Oregon Legislature Approves First Funding for Bridge of the Gods

Taken on Sept. 27, 2023, of Washington state legislators and staff touring the bridge

Oregon lawmakers allocated $6 million to support engineering studies focused on preservation and seismic resiliency for the Bridge of the Gods, the official route of the Pacific Crest Trail across the Columbia River between Oregon and Washington.

The March 7 vote is a significant step toward safeguarding the iconic, nearly 100-year-old bridge in the heart of the Columbia River Gorge National Scenic Area. The PCT is the first step in a long process that we hope will result in constructing an additional travel lane to safeguard hikers, pedestrians, cyclists, and horseback riders. The timing and cost of that project is yet unknown.

The bridge serves as a vital connection along the 2,650-mile Pacific Crest Trail, stretching from Mexico to Canada. Backpackers, hikers, horseback riders, and other recreationists seeking to cross from Oregon to Washington currently share the bridge’s narrow lanes with car and truck traffic. The PCTA has long advocated for a cantilevered walkway to get hikers out of the busy traffic lanes.

The legislature included this initial funding in its end-of-session omnibus bill, a catch-all funding bill for various projects and programs across the state. Among the provisions in the bill was a $6 million allocation to ODOT for distribution to the Port of Cascade Locks, which owns and operates the Bridge of the Gods.

With this funding, the Port will be able to pay for engineering and other services, such as site and soil assessments, to analyze the bridge’s structural integrity and identify seismic vulnerabilities to inform targeted preservation efforts. These initial studies will show whether the addition is feasible and provide a sense of what needs to be done to make it a reality.

Taken on Sept. 27, 2023, of Washington state legislators and staff touring the bridge

“We are very grateful that the Oregon legislature supported our project,” said Albert Nance, Port Commissioner. “These studies will help us map out the future of the Bridge of the Gods and better understand the improvements needed to extend its usable life.”

Representative Jeff Helfrich and Senator Daniel Bonham strongly advocated for the project during the legislative session. Representative Helfrich, who represents Oregon House District 52 and serves as House Minority Leader, played a key role in the allocation.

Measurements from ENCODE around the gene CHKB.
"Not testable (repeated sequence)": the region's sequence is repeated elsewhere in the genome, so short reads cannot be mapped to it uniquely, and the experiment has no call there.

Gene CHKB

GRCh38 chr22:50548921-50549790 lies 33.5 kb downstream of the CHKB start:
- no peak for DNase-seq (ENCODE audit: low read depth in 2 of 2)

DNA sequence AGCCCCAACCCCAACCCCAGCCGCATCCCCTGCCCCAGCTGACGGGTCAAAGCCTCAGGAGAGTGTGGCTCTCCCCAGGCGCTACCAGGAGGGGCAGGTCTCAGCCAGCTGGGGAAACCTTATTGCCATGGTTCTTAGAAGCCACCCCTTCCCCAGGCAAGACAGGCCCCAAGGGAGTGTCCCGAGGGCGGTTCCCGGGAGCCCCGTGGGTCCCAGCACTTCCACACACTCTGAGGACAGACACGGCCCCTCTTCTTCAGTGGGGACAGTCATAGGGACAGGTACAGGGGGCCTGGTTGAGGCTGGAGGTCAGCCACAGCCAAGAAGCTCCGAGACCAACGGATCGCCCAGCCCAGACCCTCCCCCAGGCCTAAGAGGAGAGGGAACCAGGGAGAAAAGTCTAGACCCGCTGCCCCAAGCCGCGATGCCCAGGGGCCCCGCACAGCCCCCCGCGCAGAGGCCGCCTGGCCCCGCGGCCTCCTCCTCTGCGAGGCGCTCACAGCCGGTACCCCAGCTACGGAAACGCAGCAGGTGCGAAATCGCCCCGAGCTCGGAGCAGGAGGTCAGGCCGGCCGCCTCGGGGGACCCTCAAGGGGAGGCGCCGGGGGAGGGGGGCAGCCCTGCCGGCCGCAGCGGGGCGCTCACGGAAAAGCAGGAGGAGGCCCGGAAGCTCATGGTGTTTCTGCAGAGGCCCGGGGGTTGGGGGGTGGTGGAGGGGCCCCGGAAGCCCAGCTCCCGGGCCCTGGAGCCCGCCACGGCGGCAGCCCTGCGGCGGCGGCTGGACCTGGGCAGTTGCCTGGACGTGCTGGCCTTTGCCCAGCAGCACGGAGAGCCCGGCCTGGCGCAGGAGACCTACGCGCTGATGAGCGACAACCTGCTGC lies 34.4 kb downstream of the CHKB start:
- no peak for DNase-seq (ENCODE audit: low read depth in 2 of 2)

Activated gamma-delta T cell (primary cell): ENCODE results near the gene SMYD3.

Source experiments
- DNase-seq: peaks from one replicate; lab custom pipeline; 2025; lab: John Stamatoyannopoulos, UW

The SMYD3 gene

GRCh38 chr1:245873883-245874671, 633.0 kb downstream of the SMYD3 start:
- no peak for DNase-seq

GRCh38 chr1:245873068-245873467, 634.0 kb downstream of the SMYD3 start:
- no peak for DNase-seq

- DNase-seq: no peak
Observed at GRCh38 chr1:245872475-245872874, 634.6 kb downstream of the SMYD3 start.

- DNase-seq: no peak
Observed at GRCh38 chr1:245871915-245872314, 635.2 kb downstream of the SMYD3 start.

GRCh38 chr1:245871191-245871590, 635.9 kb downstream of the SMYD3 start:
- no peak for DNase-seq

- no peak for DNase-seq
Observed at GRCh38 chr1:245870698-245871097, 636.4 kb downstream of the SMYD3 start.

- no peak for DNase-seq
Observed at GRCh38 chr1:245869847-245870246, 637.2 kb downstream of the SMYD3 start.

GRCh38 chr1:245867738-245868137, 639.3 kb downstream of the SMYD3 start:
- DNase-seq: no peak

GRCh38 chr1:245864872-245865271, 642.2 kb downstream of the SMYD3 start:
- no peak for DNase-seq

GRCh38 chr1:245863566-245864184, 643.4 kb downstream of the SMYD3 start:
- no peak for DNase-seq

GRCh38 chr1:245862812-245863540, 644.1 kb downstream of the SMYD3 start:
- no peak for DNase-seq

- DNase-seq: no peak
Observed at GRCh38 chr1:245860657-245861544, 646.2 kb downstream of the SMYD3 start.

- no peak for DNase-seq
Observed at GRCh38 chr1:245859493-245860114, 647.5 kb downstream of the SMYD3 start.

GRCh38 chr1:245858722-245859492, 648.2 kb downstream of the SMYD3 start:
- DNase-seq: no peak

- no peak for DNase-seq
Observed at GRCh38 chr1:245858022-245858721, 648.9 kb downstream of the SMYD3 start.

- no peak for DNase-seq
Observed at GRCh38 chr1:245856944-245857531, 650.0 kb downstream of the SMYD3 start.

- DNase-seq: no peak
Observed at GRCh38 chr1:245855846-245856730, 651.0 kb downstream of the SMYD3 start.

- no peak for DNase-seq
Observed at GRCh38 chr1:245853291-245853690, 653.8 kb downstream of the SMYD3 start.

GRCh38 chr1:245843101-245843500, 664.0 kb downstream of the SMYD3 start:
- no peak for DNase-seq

“We are fortunate to have Representative Helfrich and Senator Bonham represent us,” said Jeremiah Blue, Port Executive Director. “Their skill and tenacity in Salem translate into these types of local wins that make our communities more resilient in the face of these tremendous challenges.”

The Port plans to seek matching funds in next year’s legislative session in Washington State. For several years, the Port and the Pacific Crest Trail Association have worked together to advocate for the addition of the new lane. Last summer, we teamed up to make a presentation to Washington legislators and transportation experts. In the end, we took them out to the center of the span so they could experience what it was like to walk alongside cars and trucks.

From the PCTA’s perspective, a new lane for foot and bicycle traffic would be a great addition to the trail. But more importantly, it would be a boon to the local economies of Cascade Locks, Oregon, and Stevenson, Washington. These communities are essential to PCT travelers as places for respite and resupply, marking a key milestone in moving from one state to another. They also are becoming more dependent on tourism and outdoor recreation, and a pedestrian-friendly lane on the bridge would bring many people who would want to walk out to the middle of the span and admire one of the most beautiful views in the Pacific Northwest.

Taken on Sept. 27, 2023, of Washington state legislators and staff touring the bridge

This lane will create a much safer experience not only for PCT travelers but also for all the people who live and play in the Columbia River Gorge National Scenic Area. It will also increase access to state and federal lands for recreation on both sides of the river.

We are grateful that Oregon legislators see the value in this project. PCTA’s Advocacy Program brings the power of your collective voice to the doorsteps of state and national lawmakers and land managers. You can support this work with a donation today.

Author: Mark Larabee

Mark Larabee is the PCTA's Advocacy Director. He is the former editor of the "PCT Communicator" magazine and co-author of "The Pacific Crest Trail: Exploring America's Wilderness Trail" published in 2016. Larabee is a journalist, part of a team who won the 2007 Pulitzer Prize for breaking news for The Oregonian newspaper. He hiked the PCT across Oregon for a 2005 series for the paper and has been with PCTA since 2010. He lives in Portland.